Tennis' biggest stars are unhappy with the French Open's new balls that 'you wouldn't give to a dog to chew'
- Tennis' biggest stars are unhappy with the new tennis balls at this year's French Open.
- Reigning champion Rafael Nadal as well as Novak Djokovic, Dominic Thiem, and more have said the balls have felt heavier after the tournament switched from Babolat to Wilson-brand tennis balls.
- British star Dan Evans went as far as to say that "some of those balls we were using you wouldn't give to a dog to chew" after losing a five-set match.
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Tennis' biggest stars are facing a unique problem at this year's French Open.
High-profile players like twelve-time Roland-Garros champion Rafael Nadal, world No. 1 Novak Djokovic, 2020 US Open champion Dominic Thiem, and more have complained that the tennis balls at this year's tournament have felt heavier than in years past.
After losing a five-set match to Japan's Kei Nishikori in the opening round, British star Daniel Evans even went as far as saying that "some of those balls we were using you wouldn't give to a dog to chew."
"It's brutal," Evans said per Tennis.com. "I think the balls are the biggest thing."
"Maybe they got it a little wrong with the balls," he added. "It's tough to get that ball to go anywhere... That ball's a bit too heavy, I think."
The French Open switched from Babolat to Wilson-brand tennis balls this year. And though Wilson claims the balls are "crafted for ideal performance on clay" on its website, Evans is far from the only player dissatisfied with the switch. Nishikori acknowledged that "there's less bounce" from the balls, while Nadal called them "super slow" and "heavy."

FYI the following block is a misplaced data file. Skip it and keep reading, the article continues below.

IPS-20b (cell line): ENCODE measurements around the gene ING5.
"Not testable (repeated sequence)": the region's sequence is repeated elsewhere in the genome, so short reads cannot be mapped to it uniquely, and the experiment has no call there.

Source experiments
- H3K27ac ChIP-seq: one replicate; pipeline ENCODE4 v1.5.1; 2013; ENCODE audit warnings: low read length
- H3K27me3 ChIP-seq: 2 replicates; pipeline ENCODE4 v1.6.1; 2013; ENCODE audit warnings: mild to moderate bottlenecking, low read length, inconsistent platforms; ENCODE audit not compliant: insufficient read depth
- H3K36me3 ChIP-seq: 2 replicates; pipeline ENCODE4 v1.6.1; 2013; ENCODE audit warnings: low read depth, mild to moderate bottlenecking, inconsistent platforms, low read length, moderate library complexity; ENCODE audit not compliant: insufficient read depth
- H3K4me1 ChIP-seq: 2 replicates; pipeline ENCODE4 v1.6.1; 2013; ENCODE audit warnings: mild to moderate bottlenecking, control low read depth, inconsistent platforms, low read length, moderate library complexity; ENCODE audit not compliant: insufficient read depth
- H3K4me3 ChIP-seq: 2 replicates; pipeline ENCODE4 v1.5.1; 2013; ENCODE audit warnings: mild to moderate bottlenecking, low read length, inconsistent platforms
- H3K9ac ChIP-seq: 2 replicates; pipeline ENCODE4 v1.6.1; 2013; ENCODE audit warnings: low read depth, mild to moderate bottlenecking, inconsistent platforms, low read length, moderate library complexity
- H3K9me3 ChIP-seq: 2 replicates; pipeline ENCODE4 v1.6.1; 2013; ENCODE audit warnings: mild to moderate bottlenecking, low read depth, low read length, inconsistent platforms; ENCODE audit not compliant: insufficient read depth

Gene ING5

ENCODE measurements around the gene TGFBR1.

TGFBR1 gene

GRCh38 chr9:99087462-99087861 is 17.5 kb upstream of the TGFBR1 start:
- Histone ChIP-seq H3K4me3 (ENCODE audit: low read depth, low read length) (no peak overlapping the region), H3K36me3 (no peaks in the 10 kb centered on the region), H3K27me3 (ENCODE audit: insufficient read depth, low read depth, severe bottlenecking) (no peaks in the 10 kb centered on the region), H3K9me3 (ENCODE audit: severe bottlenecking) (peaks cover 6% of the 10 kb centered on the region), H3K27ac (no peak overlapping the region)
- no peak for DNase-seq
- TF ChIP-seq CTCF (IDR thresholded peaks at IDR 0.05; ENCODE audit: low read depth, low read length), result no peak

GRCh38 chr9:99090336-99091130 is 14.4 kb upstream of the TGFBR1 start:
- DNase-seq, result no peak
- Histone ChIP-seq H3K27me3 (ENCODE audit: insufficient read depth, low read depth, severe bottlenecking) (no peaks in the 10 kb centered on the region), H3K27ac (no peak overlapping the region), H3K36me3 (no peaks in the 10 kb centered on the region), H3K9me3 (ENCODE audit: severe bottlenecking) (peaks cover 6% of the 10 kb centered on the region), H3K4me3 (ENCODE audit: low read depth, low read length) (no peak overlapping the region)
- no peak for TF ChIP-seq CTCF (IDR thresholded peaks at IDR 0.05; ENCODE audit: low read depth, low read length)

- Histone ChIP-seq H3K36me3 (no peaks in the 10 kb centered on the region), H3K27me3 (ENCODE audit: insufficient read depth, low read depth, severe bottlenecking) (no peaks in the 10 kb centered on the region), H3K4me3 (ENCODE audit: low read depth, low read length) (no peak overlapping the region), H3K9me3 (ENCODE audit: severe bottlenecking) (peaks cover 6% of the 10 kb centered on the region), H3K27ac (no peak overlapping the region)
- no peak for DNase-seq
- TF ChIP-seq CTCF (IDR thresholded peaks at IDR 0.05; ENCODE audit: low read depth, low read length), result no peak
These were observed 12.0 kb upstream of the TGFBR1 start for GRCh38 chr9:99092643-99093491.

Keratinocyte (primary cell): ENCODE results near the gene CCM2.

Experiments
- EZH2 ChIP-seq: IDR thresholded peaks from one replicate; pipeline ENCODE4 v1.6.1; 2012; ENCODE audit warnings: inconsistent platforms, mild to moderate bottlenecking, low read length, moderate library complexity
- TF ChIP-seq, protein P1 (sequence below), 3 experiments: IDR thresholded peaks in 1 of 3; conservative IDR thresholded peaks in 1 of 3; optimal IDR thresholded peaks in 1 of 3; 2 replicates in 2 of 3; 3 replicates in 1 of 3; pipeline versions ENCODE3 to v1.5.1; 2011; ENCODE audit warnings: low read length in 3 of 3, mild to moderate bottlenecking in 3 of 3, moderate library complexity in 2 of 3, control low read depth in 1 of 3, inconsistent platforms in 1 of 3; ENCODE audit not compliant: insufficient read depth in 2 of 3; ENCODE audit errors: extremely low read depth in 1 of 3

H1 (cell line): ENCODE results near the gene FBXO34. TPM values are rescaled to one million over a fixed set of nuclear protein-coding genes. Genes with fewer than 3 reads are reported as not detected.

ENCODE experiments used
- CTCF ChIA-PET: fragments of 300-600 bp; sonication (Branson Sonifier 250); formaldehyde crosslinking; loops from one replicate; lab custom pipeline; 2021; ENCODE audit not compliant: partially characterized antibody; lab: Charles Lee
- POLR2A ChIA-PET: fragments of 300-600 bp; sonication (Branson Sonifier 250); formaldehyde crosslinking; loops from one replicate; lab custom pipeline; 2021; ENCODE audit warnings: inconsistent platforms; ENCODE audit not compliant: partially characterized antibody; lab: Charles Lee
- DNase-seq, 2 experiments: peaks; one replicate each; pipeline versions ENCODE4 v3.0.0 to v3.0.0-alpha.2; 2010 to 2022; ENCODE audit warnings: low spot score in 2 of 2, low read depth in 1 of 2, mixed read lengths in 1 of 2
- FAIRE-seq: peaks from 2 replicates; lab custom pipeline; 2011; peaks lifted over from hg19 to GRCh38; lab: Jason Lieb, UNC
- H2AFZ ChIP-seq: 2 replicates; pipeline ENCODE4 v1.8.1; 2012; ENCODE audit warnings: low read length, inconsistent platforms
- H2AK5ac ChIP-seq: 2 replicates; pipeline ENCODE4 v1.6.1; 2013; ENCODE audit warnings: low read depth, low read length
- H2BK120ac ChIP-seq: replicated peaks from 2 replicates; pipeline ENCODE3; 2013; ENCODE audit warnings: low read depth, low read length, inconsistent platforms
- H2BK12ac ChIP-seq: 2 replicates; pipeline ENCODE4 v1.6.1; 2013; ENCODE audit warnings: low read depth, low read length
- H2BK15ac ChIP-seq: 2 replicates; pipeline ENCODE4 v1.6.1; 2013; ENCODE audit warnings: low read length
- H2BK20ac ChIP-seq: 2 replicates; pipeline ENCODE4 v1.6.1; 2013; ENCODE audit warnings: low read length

Djokovic, for his part, agreed with his opponents that "the balls are heavy" but acknowledged that there may be other factors at play besides this year's brand switch.
"But also it's probably because we are also almost in October, and it's very cold," Djokovic said, per Essentially Sports. "The clay is also heavy and wet. Just overall conditions are also affecting the ball itself. It's very hard to say whether the ball is heavy in general or is it because we are playing under these kinds of slow and heavy conditions?"
Tennis balls travel slower through cold air than warm. Likewise, rainy, wet conditions can result in balls that are water logged and more likely to pick up clay, making for slower and heavier balls than those used on dry days and on different surfaces.
According to Duke University professor of mechanical engineering Adrian Bejan, an expert in thermodynamics who spoke with The New York Times on the matter, how much slower the balls move "will depend on the assumed temperature difference between warm and cold weather."
Though a large contingent of contenders at Roland-Garros have not been fond of the switch, one top player — US Open runner-up Alexander Zverev — actually prefers the new balls.
"The balls now are way better than before," the 23 year old said after his first match at the tournament, per journalist Nikolaus Fink. "The Babolat balls were the worst of all time."
Regardless, players have to adjust to the conditions thrown their way. But for the most part, they're grateful to be competing the Grand Slam after a year of uncertainty and tumult in tennis — and the world at large.
"It's nice that we have the chance to play," WTA No. 2 and Italian Open winner Simona Halep said.
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